But how do inclusive business model reach these later stages if they are missing the funding in early stage development? This gap needs to be filled in order for market-based solutions to achieve their potential. This is where grant funding and philanthropy could work to catalyse societal needs and take the risk of failures at an early stage – the right grant support could help pioneers firm to develop, validate and establish new business models and build new markets to serve the BoP. Grants in this case represent the ultimate “risk capital” because they can tolerate a certain uncertainty around commercial viability.
As case studies in the report show, it is not only grants that are decisive for a firm’s success or failure. The real factors that drive success are the right strategy, organisational capacity, market conditions and leadership, all elements that the venture philanthropy approach considers as key elements for the model.
HUSK POWER SYSTEM (HPS)
The research’s case study on the development and success of the Husk Power System in India shows that the collaboration between grants in an early stage, and later on investments can lead to a successful pioneer firm. Husk Power System is an innovative enterprise based in India: the production of gas from rice husk, an available agriculture waste, provides light to 25,000 households across Bihar, India. The company now has 75 mini power-plants that provide break even after six months of starting operations. Recently HPS raised $ 1.65 million of investor capital from IFC and Acumen Fund, LGT Venture Philanthropy and Bamboo Finance, and recently secured funding to take the model to Africa. As much as the success it has reached today, HPS started off with few personal savings and winning business plans competition. Once it had secured the value of the new technology during blueprint stage, it had yet to validate the commercial potential of the business model. This is where “enterprise philanthropy” came in.
In 2008, EVPA member Shell Foundation, who was seeking to support ventures delivering energy to low-income communities, decided to make grants, but took an enterprise-based approach to develop business that could then attract investment capital. Through a series of targeted grants, for a total of $ 2.3 million, Shell Foundation facilitated the entry of investors. The support was provided by following a venture philanthropy approach – a close and collaborative working relationship between HPS and Shell Foundation. Each grant was targeted and designed to help the business maintain its focus, progressing towards investability and scalability. One of the main goals was that HPS would sustain itself by customer revenues, like any for- profit business. It was critical to charge a commercial price and achieve a cost structure allowing profitability at that price. Only in this way the business could scale up commercially. In order to avoid mission drift and misleading targeted grants it was crucial for Shell and HPS to ensure joint prioritisation of key needs and grant objectives.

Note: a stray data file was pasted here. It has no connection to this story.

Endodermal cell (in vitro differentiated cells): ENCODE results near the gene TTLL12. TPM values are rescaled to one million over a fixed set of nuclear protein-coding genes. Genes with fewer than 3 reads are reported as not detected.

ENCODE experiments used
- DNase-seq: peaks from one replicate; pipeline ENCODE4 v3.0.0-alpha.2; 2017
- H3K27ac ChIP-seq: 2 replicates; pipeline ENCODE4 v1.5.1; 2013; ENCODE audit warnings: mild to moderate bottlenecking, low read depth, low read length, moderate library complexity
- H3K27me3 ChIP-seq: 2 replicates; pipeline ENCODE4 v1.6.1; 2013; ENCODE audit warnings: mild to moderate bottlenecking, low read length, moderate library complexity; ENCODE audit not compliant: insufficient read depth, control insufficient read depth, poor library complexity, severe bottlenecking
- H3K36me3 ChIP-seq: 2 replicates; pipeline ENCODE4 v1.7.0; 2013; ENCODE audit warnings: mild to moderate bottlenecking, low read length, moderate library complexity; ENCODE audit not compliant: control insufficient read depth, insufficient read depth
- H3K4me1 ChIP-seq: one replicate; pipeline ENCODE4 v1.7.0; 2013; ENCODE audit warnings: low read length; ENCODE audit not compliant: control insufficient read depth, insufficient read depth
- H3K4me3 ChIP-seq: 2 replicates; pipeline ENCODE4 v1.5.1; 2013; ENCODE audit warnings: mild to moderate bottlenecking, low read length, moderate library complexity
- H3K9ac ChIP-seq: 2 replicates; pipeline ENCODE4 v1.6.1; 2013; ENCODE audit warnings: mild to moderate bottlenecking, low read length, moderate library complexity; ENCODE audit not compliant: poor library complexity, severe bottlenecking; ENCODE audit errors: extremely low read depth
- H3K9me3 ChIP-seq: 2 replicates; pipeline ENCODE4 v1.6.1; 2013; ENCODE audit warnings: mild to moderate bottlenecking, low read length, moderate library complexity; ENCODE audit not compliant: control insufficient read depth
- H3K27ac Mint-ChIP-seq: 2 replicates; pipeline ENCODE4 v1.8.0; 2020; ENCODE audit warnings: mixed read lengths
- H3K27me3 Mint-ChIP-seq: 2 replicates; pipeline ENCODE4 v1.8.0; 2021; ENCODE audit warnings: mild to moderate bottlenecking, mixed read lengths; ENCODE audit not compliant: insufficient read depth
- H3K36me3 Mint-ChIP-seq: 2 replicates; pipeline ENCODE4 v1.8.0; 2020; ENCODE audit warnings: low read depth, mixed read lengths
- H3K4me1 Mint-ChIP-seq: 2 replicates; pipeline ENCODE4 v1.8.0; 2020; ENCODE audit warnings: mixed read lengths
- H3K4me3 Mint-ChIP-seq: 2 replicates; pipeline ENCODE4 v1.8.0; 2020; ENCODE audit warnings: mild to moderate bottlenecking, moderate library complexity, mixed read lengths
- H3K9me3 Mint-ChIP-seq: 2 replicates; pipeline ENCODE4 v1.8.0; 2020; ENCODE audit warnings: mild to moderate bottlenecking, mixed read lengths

Gyanesh Pandey, CEO of HPS, says of the relationship: “We have a very open, collaborative working relationship with Shell Foundation. Yes, each of the grants is given for a specific purpose—none of it is just free money for us to spend as we wish—but I have never been asked to do something that I didn’t think was important for the business.”
This case study shows that grants can be more effective than debt, equity and other financial tools, especially in early stage development; nonetheless these have to be combined with restrictions, disbursement conditionality and reporting requirements.
The report points to the importance of strategic and high engagement grant making coming in at a critical stage in the development of a social business. Venture philanthropy is an essential factor in the development of successful social business and of deal flow for later state impact investors.
For further information on the report please contact Rik Vyverman, Business Development Manager, Acumen Fund at firstname.lastname@example.org.